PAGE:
The model of the US federal system which brings the states into a common interest union has had appeal in Europe since the end of World War II. In the 1950s the French, Belgian and German heartland formed a rudimentary system with a coal and steel union. That morphed into a broader "Common Market" which sought to reduce trade barriers between nations for the good of all. The military alliance forged by Harry Truman under the North Atlantic pact, NATO created another venue for consolidated efforts in solving a common problem. Problems didn't end at national borders and solutions were needed to be accepted in common.
When I lived in Germany I was barely twenty miles from the French border at Saarbrucken. On a Saturday morning we would often hop in the car and cross the border to the French market for breads, cheeses, fresh vegetables and, of course, wines. But, that border had varied often over the years. It wasn't always at the Saar.
Enroute to work from my little village, traveling in the opposite direction from France along the B40, I would pass a small gasthouse called Zum Alten Zoll. That was the "old customs house" or border marker. Once my village of Sandorf-Homburg had been in France.
During my time in Europe I saw borders open. Where once a passport check had slowed your travel between countries, the checkpoints were disappearing and it wasn't much different than passing a roadsign saying "Welcome to Colorful Colorado."
A European Union emerged with a pseudo legislature headquartered in Brussels. There delegates from the member nations would gather for jaw-boning but little binding action. Still it was a framework for federalism emerging.
Then came a huge step; the creation of the Euro. A common currency for member nations meant you no longer would worry about exchange rates and wallets full of different tender with different values that were always shifting. Initially established at one Euro equivalent to one US dollar, the Euro was both a giant step and a significant sacrifice of national sovereignty for the participants.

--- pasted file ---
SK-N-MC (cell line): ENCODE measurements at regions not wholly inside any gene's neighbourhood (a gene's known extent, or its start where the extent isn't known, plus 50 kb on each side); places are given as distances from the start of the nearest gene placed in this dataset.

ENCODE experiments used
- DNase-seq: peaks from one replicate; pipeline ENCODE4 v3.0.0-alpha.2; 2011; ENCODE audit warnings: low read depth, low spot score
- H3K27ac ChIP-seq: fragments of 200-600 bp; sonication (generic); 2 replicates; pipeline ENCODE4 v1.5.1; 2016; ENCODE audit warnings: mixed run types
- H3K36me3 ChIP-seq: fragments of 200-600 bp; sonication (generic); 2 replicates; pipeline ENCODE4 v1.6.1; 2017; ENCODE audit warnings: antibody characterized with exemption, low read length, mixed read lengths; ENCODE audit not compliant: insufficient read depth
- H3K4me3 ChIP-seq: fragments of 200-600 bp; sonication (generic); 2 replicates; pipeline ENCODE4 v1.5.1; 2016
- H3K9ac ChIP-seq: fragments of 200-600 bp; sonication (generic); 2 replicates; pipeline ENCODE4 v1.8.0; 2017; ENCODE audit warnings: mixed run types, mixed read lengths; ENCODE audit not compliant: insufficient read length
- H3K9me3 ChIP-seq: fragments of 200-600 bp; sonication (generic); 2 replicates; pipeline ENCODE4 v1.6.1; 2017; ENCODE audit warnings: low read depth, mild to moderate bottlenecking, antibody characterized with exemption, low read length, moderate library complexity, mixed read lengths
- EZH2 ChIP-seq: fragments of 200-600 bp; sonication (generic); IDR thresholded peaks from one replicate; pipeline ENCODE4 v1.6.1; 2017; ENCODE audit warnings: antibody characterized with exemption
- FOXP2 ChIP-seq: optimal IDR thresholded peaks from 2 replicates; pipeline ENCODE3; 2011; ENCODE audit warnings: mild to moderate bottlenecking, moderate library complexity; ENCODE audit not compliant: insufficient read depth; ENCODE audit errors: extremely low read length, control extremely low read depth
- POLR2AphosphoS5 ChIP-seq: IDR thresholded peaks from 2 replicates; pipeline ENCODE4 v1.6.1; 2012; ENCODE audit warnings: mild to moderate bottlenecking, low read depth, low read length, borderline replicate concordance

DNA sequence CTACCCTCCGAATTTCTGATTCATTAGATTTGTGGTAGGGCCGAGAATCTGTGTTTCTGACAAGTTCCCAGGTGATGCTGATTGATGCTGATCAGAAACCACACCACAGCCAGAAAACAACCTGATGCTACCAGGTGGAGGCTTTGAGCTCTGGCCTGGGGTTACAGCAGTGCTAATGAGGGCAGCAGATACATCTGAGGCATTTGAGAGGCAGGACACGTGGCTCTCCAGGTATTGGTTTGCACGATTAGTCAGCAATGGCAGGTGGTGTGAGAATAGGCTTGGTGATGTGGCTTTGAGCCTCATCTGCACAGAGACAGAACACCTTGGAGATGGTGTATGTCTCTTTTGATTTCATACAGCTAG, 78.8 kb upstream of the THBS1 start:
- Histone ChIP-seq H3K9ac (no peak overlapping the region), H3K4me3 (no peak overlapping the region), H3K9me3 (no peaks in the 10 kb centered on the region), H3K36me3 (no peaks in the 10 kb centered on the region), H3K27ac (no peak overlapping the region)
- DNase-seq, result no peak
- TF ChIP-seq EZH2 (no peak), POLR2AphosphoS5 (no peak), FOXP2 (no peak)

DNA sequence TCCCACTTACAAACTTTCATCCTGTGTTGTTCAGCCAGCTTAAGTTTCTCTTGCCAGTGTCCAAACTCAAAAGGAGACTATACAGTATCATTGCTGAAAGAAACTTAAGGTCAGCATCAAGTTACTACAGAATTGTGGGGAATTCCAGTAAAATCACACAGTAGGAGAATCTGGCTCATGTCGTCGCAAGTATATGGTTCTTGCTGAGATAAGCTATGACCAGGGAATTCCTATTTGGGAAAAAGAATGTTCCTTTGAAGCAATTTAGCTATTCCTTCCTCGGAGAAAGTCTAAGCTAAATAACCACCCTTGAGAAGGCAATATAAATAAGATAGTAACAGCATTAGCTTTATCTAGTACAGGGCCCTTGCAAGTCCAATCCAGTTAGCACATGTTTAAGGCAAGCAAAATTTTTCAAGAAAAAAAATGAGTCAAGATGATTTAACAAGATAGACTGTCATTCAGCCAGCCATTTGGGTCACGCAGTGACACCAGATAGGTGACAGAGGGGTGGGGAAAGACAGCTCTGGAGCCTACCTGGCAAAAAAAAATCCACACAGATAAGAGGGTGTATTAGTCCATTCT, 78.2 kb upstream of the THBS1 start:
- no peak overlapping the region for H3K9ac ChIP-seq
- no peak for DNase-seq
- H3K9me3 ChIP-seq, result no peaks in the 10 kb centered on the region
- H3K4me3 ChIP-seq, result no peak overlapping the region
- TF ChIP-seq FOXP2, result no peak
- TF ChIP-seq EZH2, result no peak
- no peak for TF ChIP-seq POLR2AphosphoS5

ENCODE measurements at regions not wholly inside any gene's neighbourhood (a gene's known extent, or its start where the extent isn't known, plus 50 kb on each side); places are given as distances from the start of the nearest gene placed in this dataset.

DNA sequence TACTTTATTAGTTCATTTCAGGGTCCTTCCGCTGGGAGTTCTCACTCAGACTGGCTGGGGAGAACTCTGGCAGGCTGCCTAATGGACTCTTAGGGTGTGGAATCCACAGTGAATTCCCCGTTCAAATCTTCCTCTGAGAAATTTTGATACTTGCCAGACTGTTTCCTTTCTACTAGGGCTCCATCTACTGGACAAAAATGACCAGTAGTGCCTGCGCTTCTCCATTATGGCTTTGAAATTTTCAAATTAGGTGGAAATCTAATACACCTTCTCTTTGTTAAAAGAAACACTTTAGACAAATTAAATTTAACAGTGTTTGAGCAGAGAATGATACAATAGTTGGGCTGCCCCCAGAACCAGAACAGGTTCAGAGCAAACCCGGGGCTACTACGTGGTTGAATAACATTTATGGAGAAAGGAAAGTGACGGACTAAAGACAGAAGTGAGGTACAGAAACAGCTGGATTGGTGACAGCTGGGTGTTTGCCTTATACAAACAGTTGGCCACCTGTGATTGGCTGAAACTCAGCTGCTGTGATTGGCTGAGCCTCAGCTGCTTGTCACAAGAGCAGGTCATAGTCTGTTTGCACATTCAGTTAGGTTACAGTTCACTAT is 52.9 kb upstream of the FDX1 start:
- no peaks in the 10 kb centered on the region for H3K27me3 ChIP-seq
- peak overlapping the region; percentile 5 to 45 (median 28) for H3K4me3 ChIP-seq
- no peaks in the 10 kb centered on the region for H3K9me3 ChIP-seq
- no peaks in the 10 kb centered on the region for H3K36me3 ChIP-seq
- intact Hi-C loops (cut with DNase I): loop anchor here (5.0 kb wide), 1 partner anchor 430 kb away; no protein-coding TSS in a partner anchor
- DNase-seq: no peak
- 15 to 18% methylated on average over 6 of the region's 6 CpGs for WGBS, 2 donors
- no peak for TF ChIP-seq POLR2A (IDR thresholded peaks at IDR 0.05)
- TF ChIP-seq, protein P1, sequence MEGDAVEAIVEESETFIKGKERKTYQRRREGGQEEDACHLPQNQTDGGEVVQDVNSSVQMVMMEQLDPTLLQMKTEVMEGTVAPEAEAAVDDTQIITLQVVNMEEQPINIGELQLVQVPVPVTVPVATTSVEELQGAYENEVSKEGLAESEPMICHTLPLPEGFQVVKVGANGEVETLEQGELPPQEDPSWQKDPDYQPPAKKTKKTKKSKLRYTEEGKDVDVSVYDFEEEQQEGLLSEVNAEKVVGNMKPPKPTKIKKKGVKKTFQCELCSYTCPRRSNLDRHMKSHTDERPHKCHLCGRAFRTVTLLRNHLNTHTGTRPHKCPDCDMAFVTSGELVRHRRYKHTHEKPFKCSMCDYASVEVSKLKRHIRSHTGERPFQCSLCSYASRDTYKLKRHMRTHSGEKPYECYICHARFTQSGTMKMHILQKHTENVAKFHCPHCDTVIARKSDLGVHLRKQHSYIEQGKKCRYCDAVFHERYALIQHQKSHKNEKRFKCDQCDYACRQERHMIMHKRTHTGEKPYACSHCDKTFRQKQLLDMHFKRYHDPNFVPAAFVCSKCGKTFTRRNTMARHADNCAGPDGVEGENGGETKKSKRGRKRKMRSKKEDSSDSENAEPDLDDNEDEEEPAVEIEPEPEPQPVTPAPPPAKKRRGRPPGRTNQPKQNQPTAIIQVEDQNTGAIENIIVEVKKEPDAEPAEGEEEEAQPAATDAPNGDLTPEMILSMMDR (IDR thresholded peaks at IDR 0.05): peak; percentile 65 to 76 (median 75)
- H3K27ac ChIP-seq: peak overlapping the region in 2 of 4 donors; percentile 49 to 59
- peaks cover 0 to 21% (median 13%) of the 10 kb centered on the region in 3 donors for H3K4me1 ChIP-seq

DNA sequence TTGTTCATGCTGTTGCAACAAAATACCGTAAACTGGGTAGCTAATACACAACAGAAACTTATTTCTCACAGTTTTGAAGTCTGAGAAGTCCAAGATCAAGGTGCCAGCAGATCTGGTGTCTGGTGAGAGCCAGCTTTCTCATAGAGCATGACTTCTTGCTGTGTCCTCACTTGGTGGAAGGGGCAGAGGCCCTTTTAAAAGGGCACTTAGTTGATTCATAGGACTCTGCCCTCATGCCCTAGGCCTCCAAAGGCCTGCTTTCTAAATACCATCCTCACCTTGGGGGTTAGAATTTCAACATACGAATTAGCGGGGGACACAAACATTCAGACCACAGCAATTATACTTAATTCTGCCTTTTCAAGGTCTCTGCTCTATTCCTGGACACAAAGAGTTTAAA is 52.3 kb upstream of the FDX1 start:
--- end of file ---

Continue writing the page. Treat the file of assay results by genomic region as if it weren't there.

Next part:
When a nation controls their own currency, they can control their own debts, inflation, interest rates, buying power, international status, etc. When they are inexorably linked to other nations with different national priorities, they increase their jeopardy.
The experiment was looking incredibly successful. The Euro looked like a wise decision. Britain was being continually pressured to abandon the pound sterling and join the group. Other nations lined up to join the consortium. The value of the Euro relative to the dollar rose significantly and all was rosy.
But, under it all, there was the problem of Euro-socialism. Without the constraint of eroding your own nation's currency value, it became much easier for demands for social spending to overwhelm the budgetary restraints that might otherwise exist. Weaker economies were effectively artificially propped up by the more robust economies. Debt would be easy because the common currency would be sound.
Now, things appear to be fracturing. Greece has been in financial trouble for months. This week the value of Greek financial instruments on the global market has been reduced to "junk" status. Portugal is in the same position. Both nations are essentially bankrupt.
Spain, which has an economy four times the size of Greece's, is apparently on the tipping point. Franco would not be pleased at how democracy has worked out for his nation. It will probably join the collapse sooner rather than later. Germany looks poised to jump to the aid of Greece with a bailout, but they would be unable to prop the Iberian states as well.
But, have no fears:
Messiah Concerned Over Debt--Greece's Debt, That Is
That's right, boys and girls, Mr. Fiscal Responsibility is expressing concern over mounting debt. Well, if there is one thing he knows about, it's debt!